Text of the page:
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Given a R.V $X$ and that $\ E(X) = 0 $ and $\ E(X^2) = \sigma^2 $. Is there anyway to compute $\ E(X^3) $ without knowing the density function of $X$? Is it possible to tell from these if $\ E(X^3) > 0$?

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You could ask this at stats.stackexchange.com – Applied mathematician Nov 9 '12 at 9:51
up vote 1 down vote accepted

No - if $\sigma^2 \gt 0$ then $E[X^3]$ can take any finite value, or be positively or negatively infinite, or be undefined (e.g. the calculation might hit $\infty-\infty$).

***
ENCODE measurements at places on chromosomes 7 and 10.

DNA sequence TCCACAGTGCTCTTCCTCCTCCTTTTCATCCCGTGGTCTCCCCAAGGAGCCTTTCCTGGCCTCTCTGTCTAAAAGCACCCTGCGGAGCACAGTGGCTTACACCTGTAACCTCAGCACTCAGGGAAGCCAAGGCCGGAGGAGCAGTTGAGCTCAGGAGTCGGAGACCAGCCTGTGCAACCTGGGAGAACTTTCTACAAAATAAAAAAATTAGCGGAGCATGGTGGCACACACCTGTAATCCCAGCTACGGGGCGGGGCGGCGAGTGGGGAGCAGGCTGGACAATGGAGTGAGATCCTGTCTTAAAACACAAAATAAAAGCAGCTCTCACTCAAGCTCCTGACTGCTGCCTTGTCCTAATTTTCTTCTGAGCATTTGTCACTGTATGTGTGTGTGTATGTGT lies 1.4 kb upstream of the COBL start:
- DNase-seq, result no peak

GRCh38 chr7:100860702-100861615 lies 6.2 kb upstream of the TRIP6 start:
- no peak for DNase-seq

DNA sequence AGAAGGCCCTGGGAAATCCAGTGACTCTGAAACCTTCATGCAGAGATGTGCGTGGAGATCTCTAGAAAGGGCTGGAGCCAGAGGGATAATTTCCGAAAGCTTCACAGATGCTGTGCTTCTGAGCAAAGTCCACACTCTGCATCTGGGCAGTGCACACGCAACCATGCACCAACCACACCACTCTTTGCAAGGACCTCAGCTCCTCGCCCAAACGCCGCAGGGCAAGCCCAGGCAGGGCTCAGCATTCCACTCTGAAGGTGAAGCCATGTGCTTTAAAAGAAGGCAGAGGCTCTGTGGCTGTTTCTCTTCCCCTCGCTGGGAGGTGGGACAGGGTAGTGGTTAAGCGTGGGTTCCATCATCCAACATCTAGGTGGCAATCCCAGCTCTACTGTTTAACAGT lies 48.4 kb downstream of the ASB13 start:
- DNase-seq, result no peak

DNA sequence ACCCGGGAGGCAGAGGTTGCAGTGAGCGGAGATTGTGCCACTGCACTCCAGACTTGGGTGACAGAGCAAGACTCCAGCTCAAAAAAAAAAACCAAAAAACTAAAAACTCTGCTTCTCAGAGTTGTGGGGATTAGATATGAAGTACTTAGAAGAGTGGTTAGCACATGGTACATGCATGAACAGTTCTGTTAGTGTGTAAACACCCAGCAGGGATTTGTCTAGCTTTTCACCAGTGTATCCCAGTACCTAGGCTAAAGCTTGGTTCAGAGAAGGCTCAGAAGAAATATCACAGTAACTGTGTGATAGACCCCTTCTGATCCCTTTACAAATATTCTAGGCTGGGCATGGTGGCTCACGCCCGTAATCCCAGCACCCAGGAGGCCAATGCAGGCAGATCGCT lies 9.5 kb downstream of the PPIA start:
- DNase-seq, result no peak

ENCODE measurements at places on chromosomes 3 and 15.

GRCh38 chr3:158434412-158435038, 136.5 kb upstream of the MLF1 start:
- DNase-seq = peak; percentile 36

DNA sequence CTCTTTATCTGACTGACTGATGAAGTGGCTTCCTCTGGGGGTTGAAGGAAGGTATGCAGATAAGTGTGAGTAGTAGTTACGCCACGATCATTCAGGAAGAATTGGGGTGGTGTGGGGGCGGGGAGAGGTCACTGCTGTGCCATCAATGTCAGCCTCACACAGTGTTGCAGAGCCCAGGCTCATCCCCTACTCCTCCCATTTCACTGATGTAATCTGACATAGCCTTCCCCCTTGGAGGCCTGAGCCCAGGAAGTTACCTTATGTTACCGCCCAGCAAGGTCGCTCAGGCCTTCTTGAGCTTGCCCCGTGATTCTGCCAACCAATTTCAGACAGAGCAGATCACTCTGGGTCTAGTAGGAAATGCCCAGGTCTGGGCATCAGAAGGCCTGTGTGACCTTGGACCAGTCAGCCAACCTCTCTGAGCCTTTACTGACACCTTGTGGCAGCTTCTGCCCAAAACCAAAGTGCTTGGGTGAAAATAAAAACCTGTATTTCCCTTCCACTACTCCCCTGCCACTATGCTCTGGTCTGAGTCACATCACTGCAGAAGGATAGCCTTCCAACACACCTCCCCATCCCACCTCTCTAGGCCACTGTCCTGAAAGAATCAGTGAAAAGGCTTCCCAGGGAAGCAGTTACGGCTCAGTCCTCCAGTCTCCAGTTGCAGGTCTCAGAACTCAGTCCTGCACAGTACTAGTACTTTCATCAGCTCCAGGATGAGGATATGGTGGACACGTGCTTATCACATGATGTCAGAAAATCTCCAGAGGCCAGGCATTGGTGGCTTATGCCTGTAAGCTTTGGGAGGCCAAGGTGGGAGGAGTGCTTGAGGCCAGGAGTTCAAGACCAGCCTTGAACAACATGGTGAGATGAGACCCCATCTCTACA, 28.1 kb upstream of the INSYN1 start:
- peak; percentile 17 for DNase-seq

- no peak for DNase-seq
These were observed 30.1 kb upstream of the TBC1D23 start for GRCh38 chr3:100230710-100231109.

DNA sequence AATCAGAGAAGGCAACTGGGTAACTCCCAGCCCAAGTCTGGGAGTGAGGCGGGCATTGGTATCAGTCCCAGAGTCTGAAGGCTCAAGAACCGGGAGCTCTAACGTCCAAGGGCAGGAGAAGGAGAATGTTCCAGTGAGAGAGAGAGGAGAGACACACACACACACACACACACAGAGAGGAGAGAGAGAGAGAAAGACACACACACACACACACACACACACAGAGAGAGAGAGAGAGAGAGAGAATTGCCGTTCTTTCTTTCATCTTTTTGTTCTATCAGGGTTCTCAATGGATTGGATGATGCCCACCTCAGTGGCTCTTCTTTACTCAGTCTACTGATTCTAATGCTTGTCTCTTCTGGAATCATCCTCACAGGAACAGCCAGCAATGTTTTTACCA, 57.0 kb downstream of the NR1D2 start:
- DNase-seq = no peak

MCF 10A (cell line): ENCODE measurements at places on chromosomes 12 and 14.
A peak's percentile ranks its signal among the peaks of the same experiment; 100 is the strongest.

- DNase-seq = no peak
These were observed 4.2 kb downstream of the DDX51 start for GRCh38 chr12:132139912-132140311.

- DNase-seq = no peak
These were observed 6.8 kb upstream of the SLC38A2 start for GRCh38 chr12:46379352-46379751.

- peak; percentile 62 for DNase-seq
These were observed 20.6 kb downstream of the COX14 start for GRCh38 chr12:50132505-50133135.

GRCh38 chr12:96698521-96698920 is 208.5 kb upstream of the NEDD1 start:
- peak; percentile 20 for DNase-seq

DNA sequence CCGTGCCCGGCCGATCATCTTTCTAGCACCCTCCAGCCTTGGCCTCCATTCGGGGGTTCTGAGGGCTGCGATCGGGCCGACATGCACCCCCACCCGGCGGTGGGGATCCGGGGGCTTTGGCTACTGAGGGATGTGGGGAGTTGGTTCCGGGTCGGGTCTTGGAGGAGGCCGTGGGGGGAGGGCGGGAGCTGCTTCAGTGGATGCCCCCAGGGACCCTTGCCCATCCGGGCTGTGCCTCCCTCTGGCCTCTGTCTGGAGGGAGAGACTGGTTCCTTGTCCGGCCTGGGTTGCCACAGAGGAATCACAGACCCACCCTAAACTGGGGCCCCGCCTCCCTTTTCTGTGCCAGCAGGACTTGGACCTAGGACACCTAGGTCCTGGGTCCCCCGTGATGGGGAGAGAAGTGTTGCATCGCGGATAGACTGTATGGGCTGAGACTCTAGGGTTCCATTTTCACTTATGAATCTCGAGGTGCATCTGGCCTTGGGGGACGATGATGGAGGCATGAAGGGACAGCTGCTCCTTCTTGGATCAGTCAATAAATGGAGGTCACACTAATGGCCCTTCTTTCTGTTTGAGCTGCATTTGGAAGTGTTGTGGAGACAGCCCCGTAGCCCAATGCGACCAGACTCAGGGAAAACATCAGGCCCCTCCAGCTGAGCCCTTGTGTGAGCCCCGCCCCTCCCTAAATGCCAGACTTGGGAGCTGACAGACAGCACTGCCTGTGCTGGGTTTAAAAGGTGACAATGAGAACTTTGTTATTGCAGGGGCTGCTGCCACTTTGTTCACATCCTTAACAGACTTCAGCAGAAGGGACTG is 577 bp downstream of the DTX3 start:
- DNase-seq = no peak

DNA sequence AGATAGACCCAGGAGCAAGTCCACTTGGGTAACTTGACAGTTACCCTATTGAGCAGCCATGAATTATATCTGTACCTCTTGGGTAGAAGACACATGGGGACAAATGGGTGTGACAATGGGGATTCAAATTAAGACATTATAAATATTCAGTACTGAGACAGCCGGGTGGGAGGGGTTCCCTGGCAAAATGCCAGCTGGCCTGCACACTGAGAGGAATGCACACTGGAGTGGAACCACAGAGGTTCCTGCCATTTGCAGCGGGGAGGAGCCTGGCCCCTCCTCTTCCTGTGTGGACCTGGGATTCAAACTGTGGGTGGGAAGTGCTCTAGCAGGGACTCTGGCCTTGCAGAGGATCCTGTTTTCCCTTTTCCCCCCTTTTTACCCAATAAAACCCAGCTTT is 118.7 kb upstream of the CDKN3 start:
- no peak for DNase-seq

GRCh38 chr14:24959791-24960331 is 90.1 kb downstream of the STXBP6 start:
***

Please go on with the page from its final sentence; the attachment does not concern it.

For a distribution symmetric about $0$, the third moment will be $0$ or undefined.

In particular, if $\ E[X] = 0 $ and $\ E[X^2] = \sigma^2 $ and $\ E[X^3] \gt 0$ then $Y=-X$ has $\ E[Y] = 0 $ and $\ E[Y^2] = \sigma^2 $ and $\ E[Y^3] \lt 0$ and you do not seem to have any information to distinguish them.

You can say $E[X^4] \ge \sigma^4.$

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